Some years ago, it was possible, under certain circumstances, to be treated as non-UK resident for Capital Gains Tax purposes immediately on departure from the UK. Sadly, this facility is no longer available and a taxpayer generally remains liable to UK Capital Gains Tax on any gains arising during the tax year in which they emigrate.
Hence, if intending to avoid UK Capital Gains Tax on a gain due to arise in 2013/14 by emigrating abroad, you should ensure that you leave the UK by 5th April 2013 at the latest. Furthermore, to avoid a clawback of Capital Gains Tax on your return, you will need to remain non-UK resident for at least five complete UK tax years. Those emigrating during 2012/13 to avoidUK Capital Gains Tax need to plan on staying away until at least 6th April 2018.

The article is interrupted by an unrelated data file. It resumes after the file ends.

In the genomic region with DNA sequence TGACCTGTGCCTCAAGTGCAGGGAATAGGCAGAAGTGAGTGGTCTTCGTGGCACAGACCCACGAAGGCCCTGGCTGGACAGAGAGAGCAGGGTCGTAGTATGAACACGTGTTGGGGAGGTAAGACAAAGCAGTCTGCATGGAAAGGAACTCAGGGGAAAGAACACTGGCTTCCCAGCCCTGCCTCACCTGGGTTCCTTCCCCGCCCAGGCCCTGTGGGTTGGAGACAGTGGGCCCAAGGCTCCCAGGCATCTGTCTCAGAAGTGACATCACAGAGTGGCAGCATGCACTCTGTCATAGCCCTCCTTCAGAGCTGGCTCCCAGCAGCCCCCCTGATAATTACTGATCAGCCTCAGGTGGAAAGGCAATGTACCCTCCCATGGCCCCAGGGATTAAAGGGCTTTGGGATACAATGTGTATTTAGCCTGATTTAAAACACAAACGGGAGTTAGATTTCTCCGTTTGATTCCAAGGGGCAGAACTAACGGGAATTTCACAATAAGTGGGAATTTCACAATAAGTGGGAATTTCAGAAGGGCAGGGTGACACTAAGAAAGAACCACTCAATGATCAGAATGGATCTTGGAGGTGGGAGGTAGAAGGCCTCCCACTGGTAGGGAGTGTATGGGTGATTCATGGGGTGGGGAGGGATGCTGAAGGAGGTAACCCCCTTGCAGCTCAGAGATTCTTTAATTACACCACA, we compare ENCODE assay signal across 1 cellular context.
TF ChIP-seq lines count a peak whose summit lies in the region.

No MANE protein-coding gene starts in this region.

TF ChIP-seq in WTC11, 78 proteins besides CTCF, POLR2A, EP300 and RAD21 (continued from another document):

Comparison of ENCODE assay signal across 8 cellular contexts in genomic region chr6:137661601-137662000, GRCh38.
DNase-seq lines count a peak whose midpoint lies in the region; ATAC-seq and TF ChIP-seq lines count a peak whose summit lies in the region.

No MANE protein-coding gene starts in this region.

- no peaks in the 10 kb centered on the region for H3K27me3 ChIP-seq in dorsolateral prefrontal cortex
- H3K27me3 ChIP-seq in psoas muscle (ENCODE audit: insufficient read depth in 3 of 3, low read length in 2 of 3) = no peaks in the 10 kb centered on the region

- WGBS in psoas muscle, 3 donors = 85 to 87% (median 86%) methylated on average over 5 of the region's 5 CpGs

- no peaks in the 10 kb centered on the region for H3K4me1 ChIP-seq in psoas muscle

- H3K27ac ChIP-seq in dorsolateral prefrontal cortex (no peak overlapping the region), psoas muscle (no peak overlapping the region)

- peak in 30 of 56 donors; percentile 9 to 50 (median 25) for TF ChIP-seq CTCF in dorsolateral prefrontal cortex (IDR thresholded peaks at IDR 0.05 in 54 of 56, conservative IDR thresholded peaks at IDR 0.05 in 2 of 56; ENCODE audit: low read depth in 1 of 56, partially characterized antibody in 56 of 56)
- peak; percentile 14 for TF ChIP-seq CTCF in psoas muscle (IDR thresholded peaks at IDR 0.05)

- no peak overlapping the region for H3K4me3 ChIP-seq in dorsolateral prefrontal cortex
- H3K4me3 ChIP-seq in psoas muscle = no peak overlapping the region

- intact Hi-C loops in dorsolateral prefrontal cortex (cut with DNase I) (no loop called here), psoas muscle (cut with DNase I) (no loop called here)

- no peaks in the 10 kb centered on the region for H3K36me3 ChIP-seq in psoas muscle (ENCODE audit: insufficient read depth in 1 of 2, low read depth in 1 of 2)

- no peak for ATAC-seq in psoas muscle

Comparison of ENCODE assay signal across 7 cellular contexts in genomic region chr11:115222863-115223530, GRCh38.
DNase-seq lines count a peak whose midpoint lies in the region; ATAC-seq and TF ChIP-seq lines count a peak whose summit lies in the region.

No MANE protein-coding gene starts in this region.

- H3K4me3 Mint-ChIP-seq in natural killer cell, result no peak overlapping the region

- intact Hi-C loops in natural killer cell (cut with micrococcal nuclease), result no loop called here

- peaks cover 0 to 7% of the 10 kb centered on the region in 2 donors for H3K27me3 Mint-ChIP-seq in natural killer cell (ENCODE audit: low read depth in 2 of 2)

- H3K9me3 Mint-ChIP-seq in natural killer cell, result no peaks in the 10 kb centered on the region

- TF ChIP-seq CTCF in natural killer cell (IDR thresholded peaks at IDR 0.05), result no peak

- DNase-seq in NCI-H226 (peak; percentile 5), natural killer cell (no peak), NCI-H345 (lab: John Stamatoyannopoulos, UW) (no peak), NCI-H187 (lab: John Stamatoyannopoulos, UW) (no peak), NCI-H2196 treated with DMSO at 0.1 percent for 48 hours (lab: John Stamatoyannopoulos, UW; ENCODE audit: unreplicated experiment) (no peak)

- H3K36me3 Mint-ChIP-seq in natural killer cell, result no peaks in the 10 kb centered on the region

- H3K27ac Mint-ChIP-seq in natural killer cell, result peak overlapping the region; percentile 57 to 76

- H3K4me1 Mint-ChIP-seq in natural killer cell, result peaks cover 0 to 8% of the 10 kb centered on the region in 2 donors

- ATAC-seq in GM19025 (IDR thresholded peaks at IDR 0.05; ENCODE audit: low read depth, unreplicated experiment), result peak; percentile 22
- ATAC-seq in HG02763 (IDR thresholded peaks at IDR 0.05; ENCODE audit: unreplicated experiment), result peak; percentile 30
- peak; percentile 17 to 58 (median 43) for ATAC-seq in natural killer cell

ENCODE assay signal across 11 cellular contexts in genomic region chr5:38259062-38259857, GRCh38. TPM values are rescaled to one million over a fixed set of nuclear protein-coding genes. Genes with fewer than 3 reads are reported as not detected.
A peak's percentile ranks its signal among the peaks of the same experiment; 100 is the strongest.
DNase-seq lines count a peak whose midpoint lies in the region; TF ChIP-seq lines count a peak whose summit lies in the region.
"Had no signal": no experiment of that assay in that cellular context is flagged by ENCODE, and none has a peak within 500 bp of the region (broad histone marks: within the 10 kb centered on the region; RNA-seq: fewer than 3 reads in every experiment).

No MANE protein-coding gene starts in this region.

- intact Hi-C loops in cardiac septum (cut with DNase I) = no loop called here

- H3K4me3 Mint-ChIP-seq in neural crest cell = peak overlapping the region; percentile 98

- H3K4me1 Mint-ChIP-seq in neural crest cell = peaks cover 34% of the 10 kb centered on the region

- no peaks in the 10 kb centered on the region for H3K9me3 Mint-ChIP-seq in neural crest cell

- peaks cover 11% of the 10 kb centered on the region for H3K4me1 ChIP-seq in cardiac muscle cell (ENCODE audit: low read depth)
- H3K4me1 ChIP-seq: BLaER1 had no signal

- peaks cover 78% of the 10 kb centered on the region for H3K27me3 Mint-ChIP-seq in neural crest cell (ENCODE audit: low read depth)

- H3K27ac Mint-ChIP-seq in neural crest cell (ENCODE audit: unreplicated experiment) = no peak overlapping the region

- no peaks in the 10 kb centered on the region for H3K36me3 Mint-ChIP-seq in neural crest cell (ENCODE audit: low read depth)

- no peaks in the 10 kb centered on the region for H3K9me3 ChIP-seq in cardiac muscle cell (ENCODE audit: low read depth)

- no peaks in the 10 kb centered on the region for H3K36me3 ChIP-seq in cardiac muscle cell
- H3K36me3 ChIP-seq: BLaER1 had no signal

Non-residence can sometimes be maintained despite some limited return visits to the UK, not exceeding:
• 182 days in any one tax year, and
• 90 days per UK tax year on average
Any day on which you are present in the UK at midnight is counted for the purpose of these tests unless you are merely in transit from one foreign country to another.
It is important to understand, however, that the tests given above are intended as basic guidelines only. These basic rules are just the beginning. They are effectively just a preliminary test which a taxpayer must pass before we can even begin to consider if they might be non-UK resident.
Recent case law suggests that a much harsher view is now being taken on the question of emigration. In practice, it is not sufficient just to meet the basic rules set out above and the taxpayer’s overall situation must be reviewed to determine if they can genuinely be regarded as non-UK resident.
The position may become a little clearer in future, as the Government is hoping to introduce a statutory residence test from April 2013, following a further period of consultation.